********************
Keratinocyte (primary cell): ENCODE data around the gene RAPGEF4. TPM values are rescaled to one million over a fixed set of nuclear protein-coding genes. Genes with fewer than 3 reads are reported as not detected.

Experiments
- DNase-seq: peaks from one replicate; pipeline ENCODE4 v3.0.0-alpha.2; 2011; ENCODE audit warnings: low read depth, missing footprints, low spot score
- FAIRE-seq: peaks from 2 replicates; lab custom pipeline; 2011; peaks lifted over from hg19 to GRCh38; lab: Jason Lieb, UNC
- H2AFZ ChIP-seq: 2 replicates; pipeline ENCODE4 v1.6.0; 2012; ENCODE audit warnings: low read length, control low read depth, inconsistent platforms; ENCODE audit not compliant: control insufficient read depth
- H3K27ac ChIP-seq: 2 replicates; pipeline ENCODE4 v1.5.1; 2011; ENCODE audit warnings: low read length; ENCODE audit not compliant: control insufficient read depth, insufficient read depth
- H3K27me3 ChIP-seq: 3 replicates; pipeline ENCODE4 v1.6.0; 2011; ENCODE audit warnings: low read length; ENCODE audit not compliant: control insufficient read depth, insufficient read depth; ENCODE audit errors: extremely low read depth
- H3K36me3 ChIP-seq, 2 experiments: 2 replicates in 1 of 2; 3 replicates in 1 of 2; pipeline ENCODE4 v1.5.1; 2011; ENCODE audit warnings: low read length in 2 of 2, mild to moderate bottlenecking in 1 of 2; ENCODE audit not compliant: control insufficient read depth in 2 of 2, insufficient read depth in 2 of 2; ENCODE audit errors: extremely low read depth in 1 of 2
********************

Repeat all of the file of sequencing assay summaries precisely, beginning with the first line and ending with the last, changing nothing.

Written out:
Keratinocyte (primary cell): ENCODE data around the gene RAPGEF4. TPM values are rescaled to one million over a fixed set of nuclear protein-coding genes. Genes with fewer than 3 reads are reported as not detected.

Experiments
- DNase-seq: peaks from one replicate; pipeline ENCODE4 v3.0.0-alpha.2; 2011; ENCODE audit warnings: low read depth, missing footprints, low spot score
- FAIRE-seq: peaks from 2 replicates; lab custom pipeline; 2011; peaks lifted over from hg19 to GRCh38; lab: Jason Lieb, UNC
- H2AFZ ChIP-seq: 2 replicates; pipeline ENCODE4 v1.6.0; 2012; ENCODE audit warnings: low read length, control low read depth, inconsistent platforms; ENCODE audit not compliant: control insufficient read depth
- H3K27ac ChIP-seq: 2 replicates; pipeline ENCODE4 v1.5.1; 2011; ENCODE audit warnings: low read length; ENCODE audit not compliant: control insufficient read depth, insufficient read depth
- H3K27me3 ChIP-seq: 3 replicates; pipeline ENCODE4 v1.6.0; 2011; ENCODE audit warnings: low read length; ENCODE audit not compliant: control insufficient read depth, insufficient read depth; ENCODE audit errors: extremely low read depth
- H3K36me3 ChIP-seq, 2 experiments: 2 replicates in 1 of 2; 3 replicates in 1 of 2; pipeline ENCODE4 v1.5.1; 2011; ENCODE audit warnings: low read length in 2 of 2, mild to moderate bottlenecking in 1 of 2; ENCODE audit not compliant: control insufficient read depth in 2 of 2, insufficient read depth in 2 of 2; ENCODE audit errors: extremely low read depth in 1 of 2